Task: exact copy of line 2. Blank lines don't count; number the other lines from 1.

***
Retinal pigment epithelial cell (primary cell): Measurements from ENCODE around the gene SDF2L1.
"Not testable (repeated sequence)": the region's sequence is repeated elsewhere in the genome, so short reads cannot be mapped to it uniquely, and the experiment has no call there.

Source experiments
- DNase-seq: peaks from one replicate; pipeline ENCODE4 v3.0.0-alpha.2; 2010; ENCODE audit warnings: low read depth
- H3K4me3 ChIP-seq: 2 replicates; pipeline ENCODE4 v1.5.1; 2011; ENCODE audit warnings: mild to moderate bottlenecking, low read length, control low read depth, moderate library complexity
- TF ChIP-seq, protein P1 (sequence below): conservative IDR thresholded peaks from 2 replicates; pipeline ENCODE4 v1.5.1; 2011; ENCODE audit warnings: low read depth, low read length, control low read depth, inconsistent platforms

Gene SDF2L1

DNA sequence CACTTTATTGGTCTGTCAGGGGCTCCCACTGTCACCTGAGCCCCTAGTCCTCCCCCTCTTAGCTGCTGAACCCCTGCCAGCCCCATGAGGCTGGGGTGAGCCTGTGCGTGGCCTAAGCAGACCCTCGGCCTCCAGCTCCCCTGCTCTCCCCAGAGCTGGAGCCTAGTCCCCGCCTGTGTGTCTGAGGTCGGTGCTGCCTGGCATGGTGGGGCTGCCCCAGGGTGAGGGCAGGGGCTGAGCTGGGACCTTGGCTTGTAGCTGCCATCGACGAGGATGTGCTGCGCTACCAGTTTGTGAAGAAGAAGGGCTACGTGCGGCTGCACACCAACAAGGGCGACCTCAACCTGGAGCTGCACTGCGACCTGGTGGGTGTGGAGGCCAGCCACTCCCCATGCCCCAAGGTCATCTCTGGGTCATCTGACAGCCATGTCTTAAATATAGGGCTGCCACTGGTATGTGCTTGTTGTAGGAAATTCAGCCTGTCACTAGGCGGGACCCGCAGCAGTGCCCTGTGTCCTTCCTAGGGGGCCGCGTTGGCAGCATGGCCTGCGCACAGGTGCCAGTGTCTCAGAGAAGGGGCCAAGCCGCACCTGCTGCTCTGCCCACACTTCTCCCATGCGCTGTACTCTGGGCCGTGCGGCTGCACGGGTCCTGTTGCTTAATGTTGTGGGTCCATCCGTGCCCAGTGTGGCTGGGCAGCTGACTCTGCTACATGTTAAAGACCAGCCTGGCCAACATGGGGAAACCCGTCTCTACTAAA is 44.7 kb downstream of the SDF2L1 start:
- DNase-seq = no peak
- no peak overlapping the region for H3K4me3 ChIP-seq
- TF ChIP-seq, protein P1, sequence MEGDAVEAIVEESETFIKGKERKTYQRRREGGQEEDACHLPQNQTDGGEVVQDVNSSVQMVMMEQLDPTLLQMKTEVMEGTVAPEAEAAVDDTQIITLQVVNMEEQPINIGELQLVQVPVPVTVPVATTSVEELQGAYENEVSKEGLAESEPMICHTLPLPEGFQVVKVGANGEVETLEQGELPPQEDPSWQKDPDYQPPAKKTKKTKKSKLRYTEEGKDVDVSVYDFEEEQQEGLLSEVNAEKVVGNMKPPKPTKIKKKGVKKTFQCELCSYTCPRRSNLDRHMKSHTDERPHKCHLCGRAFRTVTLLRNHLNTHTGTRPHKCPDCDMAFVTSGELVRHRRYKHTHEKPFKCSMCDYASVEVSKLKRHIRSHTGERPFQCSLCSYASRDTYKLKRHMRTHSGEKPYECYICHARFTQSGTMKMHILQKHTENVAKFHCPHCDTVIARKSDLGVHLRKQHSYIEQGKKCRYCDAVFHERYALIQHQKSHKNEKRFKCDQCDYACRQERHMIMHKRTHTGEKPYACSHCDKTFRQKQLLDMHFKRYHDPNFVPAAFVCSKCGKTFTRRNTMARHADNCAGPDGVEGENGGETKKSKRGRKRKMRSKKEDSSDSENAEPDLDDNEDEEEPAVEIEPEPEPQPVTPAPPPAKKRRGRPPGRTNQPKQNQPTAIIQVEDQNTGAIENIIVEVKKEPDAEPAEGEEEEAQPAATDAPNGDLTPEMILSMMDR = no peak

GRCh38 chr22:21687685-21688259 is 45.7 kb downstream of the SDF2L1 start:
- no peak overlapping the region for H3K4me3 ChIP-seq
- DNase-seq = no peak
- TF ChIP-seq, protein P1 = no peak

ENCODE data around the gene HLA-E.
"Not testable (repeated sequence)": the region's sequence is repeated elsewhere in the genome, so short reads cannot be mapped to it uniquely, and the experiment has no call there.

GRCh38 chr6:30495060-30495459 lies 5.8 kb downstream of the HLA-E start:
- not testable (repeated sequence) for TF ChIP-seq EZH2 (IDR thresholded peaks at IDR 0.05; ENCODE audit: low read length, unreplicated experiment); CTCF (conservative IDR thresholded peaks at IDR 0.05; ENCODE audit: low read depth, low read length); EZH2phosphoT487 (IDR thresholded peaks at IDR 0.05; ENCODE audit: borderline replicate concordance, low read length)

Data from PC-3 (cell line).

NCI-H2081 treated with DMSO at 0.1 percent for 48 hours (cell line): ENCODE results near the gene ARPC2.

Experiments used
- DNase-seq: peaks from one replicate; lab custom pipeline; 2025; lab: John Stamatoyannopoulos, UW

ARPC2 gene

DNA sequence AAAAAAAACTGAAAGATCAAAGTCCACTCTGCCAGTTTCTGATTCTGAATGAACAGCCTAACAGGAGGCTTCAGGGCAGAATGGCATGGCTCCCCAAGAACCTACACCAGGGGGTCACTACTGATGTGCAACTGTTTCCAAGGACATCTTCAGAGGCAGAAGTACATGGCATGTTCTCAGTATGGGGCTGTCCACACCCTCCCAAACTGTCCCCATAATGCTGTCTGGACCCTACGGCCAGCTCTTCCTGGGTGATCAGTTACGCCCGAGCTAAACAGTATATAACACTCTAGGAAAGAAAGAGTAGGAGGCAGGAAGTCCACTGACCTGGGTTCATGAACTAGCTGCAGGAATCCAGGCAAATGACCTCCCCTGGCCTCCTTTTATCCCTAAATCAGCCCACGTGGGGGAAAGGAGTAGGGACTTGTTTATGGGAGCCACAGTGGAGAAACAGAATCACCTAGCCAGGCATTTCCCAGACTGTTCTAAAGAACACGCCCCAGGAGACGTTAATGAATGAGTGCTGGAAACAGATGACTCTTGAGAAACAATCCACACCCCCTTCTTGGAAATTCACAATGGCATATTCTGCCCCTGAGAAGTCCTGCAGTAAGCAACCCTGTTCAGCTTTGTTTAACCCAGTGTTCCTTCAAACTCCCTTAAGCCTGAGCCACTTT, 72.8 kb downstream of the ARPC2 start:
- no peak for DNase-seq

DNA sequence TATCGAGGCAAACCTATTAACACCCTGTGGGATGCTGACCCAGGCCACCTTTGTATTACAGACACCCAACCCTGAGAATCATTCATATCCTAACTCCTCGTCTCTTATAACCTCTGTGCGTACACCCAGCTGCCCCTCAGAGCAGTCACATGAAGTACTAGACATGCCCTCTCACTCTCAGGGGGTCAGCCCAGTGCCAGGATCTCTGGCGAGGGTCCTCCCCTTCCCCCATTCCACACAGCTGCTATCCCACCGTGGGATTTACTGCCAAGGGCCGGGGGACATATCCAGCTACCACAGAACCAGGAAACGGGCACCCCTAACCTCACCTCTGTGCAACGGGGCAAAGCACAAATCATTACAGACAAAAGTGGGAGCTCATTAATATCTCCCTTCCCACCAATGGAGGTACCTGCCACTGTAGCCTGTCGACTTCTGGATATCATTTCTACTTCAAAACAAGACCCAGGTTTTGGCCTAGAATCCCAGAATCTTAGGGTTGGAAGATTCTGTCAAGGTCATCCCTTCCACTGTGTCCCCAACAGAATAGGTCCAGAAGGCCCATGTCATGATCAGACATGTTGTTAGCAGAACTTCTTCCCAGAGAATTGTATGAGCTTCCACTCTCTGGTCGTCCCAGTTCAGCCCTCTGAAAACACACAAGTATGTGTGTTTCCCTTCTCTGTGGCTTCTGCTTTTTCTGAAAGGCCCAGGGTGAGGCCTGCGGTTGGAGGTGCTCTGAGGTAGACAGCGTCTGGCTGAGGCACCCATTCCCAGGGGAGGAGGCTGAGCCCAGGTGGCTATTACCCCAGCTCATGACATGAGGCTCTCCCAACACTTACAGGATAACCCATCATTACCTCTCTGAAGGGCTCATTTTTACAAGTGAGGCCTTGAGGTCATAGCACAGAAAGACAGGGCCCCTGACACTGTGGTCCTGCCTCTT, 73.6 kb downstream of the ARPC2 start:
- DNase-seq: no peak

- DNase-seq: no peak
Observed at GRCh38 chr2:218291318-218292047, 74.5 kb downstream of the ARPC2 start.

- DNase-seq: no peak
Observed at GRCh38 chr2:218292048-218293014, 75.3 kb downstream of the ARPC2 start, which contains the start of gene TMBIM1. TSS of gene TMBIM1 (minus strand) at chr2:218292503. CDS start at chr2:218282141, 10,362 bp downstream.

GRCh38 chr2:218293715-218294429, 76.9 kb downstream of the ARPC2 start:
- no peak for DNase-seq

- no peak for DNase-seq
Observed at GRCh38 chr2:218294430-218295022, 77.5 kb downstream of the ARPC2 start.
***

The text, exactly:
"Not testable (repeated sequence)": the region's sequence is repeated elsewhere in the genome, so short reads cannot be mapped to it uniquely, and the experiment has no call there.